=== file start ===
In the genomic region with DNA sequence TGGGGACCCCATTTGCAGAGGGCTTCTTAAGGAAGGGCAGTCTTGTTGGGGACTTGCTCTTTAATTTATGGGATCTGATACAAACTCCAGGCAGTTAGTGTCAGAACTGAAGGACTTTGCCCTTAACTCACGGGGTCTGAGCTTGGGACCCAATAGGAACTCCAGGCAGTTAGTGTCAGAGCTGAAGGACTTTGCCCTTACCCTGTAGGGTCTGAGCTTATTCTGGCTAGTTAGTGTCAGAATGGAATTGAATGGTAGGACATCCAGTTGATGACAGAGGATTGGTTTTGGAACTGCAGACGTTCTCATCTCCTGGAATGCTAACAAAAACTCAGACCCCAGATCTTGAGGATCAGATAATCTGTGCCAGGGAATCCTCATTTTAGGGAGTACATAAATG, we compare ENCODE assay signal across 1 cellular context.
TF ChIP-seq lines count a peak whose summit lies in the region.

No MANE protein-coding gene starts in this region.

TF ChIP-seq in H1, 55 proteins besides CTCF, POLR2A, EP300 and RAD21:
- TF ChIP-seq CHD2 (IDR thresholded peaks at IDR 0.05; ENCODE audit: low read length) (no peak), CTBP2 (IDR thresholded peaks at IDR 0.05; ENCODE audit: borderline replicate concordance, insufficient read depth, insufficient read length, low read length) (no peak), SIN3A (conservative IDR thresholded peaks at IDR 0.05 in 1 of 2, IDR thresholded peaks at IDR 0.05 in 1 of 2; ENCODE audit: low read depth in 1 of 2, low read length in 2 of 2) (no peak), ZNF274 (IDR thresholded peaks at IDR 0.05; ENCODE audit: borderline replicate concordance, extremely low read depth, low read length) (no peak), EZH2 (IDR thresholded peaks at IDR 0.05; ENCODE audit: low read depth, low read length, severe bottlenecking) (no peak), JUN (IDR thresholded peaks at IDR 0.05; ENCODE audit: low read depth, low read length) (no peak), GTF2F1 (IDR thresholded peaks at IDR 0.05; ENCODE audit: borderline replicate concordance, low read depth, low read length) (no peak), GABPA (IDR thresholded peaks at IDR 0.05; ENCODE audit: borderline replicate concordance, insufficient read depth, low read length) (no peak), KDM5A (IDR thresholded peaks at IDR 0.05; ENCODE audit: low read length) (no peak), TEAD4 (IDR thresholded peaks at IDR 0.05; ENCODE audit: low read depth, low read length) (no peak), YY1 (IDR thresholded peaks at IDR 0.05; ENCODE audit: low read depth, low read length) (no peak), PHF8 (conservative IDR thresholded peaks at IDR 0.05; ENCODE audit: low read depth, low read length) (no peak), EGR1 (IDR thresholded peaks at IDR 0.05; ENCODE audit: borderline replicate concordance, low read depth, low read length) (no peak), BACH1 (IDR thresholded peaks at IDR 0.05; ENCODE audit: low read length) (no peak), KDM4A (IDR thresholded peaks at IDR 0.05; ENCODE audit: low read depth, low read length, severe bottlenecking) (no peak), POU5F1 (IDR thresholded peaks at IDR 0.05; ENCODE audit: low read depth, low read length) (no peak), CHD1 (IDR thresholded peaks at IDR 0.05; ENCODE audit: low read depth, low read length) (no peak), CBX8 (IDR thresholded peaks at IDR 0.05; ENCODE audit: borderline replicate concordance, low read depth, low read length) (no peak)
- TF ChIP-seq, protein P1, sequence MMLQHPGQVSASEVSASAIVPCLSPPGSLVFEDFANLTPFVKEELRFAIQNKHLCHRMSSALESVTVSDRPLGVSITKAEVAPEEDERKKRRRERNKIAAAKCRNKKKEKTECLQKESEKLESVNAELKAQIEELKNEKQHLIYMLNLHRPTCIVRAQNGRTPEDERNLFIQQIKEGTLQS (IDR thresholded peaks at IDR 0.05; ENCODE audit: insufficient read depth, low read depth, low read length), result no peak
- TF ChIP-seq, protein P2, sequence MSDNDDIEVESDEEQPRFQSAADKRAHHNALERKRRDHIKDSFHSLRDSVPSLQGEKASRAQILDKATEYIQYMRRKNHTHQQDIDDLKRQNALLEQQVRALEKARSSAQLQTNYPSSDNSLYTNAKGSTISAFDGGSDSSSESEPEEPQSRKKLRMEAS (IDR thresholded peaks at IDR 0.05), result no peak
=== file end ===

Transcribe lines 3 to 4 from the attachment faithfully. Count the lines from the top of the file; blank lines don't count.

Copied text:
No MANE protein-coding gene starts in this region.

TF ChIP-seq in H1, 55 proteins besides CTCF, POLR2A, EP300 and RAD21: